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 Seamus Heaney

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Seamus Heaney

  • Birth 13 Apr 1939 Castledawson, County Londonderry, Northern Ireland
  • Death 30 Aug 2013 Sandymount, County Dublin, Ireland
  • Burial Bellaghy, County Londonderry, Northern Ireland
  • Plot Old Section, Plot 126A
  • Memorial ID 116281839

Irish Poet, Nobel Prize Winner. He is widely recognized as one of the major poets of the 20th century. Born the first of nine children, his father was a farmer and raised cattle. In 1957 he studied English Language and Literature at Queen's University in Belfast, Northern Ireland. During his time in Belfast, he found a copy of Ted Hughes's "Lupercal," which inspired him to write poetry. In 1961 he graduated with a First Class Honors degree and began writing and publishing his poetry the following year. In 1963 he became a lecturer at St Joseph's Teacher's raining College in Belfast and after contributing various articles to local magazines, he came to the attention of Philip Hobsbaum, then an English lecturer at Queen's University, and who was to establish a Belfast Group of local poets like he had done in London, England. In November 1965 his first book, "Eleven Poems," was published for the Queen's University Festival and the following year he published his first major volume, "Death of a Naturalist," which received critical acclaim and went on to win several awards, the Gregory Award for Young Writers and the Geoffrey Faber Prize. The same year he was appointed as a lecturer in Modern English Literature at Queen's University. In 1969, his second major volume, "Door into the Dark," was published. After a spell as guest lecturer at the University of California in Berkeley, California, he returned to Queen's University in 1971. In 1972 he left his lectureship at Belfast and moved to Dublin, Republic of Ireland, working as a teacher at Carysfort College. The same year, his work, "Wintering Out" was published, and over the next few years he gave readings throughout Ireland, Great Britain and the US. In 1975 he published his fourth volume called "North," followed by his collection of poetry "Stations," for which he received the 1995 Nobel Prize for Literature. In 1976 he became Head of English at Carysfort. His next volume, "Field Work," was published in 1979 followed by "Selected Poems 1965-1975" and "Preoccupations: Selected Prose 1968-1978" which were published in 1980. When Aosdana, the national Irish Arts Council, was established in 1981, he was among those elected into its first group (he was subsequently elected a Saoi, one of its five elders and its highest honor, in 1997). In 1981 he left Carysfort to become visiting professor at Harvard University at Cambridge, Massachusetts, where he was affiliated with Adams House. In 1982 he was awarded two honorary doctorates, from Queen's University and from Fordham University in New York City, New York. From 1985 to 1997 he was Boylston Professor of Rhetoric and Oratory at Harvard University (formerly Visiting Professor) and from 1998 to 2006 the Ralph Waldo Emerson Poet in Residence at Harvard. In 1989 he was elected Professor of Poetry at Oxford University at Oxford, England, which he held for a five-year term until 1994. In 1996 he was elected a Member of the Royal Irish Academy, and admitted the following year. In 2000 he was awarded an honorary doctorate and delivered the commencement address at the University of Pennsylvania at Philadelphia, Pennsylvania and in 2002 he received an honorary doctorate from Rhodes University in Grahamstown, in the Eastern Cape Province of South Africa. In 2003 the Seamus Heaney Centre for Poetry was opened at Queen's University Belfast, where it houses the Heaney Media Archive, a record of his entire oeuvre, along with a full catalogue of his radio and television presentations. That same year, he, decided to lodge a substantial portion of his literary archive at Emory University near Atlanta, Georgia, as a memorial to the work of William M. Chace, the university's recently retired president. The Emory papers represented the largest repository of his work (1964 to 2003), donated to build their large existing archive from Irish writers including William Butler Yeats, Paul Muldoon, Ciaran Carson, Michael Longley and other members of The Belfast Group. In 2010 he published "Human Chain," his twelfth collection, for which he was awarded the Forward Poetry Prize for Best Collection. He died at the age of 74, following a short illness. Upon his death, his books comprised of two-thirds of the sales of living poets in the United Kingdom. Among his other honors and awards include the Eric Gregory Award (1966), Cholmondeley Award (1967), the Geoffrey Faber Memorial Prize (1968), the E. M. Forster Award (1975), the Duff Cooper Memorial Prize (1975), the PEN Translation Prize (1985), the Commandeur de l'Ordre des Arts et des Lettres (1996), the Golden Wreath of Poetry (2001), the Irish PEN Award (2005), the T. S. Eliot Prize (2006, for "District and Circle"), the Poetry Now Award (2007, for "District and Circle"), the David Cohen Prize (2009), the Poetry Now Award (2011, for "Human Chain") the Griffin Poetry Prize (2011, finalist for "Human Chain"), the Bob Hughes Lifetime Achievement Award (2011) and two Whitbread Prizes (1996 for "The Spirit Level" and 1999 for "Beowulf: A New Translation"). In 2012 he was awarded the Lifetime Recognition Award from the Griffin Trust For Excellence In Poetry. His personal literary papers are held by the National Library of Ireland.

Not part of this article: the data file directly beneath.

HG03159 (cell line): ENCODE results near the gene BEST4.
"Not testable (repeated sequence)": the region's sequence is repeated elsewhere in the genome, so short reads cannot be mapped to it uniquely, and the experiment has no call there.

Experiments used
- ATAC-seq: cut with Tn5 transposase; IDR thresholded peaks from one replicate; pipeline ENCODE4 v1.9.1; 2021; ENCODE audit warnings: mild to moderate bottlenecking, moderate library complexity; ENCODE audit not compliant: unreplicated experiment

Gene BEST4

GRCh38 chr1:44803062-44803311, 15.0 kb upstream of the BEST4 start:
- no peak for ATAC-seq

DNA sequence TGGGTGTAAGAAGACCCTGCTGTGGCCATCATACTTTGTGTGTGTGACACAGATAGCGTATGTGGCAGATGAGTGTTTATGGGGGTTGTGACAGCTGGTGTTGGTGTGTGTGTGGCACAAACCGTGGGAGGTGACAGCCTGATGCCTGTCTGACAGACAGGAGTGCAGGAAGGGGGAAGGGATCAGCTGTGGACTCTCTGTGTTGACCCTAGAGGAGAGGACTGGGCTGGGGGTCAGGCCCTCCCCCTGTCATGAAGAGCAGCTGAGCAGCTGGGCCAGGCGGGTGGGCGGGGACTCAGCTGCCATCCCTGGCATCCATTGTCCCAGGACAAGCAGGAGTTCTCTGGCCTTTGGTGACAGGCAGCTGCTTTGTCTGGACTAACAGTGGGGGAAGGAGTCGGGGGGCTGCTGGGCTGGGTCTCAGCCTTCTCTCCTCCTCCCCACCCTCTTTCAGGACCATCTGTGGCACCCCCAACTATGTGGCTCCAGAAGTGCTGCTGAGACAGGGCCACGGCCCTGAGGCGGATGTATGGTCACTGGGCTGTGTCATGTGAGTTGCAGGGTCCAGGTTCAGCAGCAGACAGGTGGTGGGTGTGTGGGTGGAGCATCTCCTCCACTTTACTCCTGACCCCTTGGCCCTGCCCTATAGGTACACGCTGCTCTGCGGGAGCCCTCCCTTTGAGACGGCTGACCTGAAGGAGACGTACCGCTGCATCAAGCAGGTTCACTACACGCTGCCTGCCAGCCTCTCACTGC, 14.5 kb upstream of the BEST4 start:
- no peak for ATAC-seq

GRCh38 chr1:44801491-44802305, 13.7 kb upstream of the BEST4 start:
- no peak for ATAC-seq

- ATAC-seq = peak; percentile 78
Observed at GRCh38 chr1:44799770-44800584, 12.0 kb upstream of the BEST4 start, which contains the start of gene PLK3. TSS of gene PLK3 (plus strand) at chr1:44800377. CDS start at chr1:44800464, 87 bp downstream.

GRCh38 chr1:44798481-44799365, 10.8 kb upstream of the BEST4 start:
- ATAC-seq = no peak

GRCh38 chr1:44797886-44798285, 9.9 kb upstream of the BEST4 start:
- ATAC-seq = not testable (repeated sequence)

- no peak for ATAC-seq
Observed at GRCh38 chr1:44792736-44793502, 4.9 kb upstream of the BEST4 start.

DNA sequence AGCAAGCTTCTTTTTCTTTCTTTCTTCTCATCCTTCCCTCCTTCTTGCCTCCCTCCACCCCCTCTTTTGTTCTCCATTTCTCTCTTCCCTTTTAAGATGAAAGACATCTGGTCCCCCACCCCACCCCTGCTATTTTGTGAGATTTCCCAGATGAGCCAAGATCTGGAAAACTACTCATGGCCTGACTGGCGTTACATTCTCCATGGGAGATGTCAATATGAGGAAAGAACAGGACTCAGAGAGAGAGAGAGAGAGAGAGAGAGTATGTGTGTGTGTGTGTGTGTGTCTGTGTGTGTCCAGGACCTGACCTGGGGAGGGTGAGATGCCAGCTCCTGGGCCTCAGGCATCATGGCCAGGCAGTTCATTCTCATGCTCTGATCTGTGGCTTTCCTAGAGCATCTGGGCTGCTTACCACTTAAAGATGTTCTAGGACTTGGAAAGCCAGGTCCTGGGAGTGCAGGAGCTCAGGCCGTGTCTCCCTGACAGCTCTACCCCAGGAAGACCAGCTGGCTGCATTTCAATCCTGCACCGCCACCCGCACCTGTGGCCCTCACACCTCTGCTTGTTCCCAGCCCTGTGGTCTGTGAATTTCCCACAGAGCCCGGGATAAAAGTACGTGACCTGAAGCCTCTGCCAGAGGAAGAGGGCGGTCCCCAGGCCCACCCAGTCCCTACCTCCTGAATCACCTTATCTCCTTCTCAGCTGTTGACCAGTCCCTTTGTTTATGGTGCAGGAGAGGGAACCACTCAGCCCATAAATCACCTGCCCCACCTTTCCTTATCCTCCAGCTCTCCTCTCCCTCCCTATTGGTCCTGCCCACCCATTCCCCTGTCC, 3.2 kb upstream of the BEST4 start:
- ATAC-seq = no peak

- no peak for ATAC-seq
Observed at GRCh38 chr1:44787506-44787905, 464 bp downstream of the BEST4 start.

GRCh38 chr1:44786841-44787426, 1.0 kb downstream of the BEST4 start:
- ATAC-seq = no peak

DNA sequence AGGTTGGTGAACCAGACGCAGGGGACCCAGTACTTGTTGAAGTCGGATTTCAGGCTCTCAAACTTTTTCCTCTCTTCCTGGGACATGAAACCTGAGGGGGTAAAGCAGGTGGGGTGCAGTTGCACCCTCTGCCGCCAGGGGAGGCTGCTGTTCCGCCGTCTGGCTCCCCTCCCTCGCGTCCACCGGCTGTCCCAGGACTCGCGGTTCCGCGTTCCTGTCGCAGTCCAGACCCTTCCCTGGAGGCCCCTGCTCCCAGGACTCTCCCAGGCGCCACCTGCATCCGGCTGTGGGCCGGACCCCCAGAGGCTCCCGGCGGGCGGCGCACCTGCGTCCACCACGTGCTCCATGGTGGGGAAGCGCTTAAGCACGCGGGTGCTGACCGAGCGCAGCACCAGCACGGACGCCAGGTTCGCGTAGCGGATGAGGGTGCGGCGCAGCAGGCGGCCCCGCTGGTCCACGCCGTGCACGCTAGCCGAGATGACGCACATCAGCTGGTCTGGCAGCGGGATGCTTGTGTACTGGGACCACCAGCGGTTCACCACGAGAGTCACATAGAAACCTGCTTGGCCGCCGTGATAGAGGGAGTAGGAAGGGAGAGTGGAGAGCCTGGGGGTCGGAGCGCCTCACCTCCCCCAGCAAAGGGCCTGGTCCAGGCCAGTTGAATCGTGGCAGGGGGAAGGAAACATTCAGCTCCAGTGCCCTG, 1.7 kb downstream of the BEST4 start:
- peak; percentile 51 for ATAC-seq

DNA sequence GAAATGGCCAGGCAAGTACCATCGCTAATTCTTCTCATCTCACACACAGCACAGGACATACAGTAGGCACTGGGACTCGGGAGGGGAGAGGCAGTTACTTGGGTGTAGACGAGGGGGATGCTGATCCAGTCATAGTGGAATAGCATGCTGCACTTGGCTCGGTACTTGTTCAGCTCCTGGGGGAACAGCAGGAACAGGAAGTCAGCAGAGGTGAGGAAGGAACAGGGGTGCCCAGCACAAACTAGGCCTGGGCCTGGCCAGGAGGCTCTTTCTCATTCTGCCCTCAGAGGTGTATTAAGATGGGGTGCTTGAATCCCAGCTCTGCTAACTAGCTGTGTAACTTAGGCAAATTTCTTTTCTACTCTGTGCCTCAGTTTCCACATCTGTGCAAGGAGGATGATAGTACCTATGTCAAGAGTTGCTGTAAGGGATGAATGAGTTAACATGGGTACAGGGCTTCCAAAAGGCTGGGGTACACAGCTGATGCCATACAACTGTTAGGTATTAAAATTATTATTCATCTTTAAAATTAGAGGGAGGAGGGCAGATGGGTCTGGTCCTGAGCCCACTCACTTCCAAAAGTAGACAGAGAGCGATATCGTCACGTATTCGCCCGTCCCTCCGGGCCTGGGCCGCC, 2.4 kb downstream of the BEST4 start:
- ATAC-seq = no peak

Bio by: William Bjornstad

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  • Maintained by: Find A Grave
  • Originally Created by: John
  • Added: 30 Aug 2013
  • Find A Grave Memorial 116281839
  • Find A Grave, database and images ( : accessed ), memorial page for Seamus Heaney (13 Apr 1939–30 Aug 2013), Find A Grave Memorial no. 116281839, citing Bellaghy Cemetery, Bellaghy, County Londonderry, Northern Ireland ; Maintained by Find A Grave .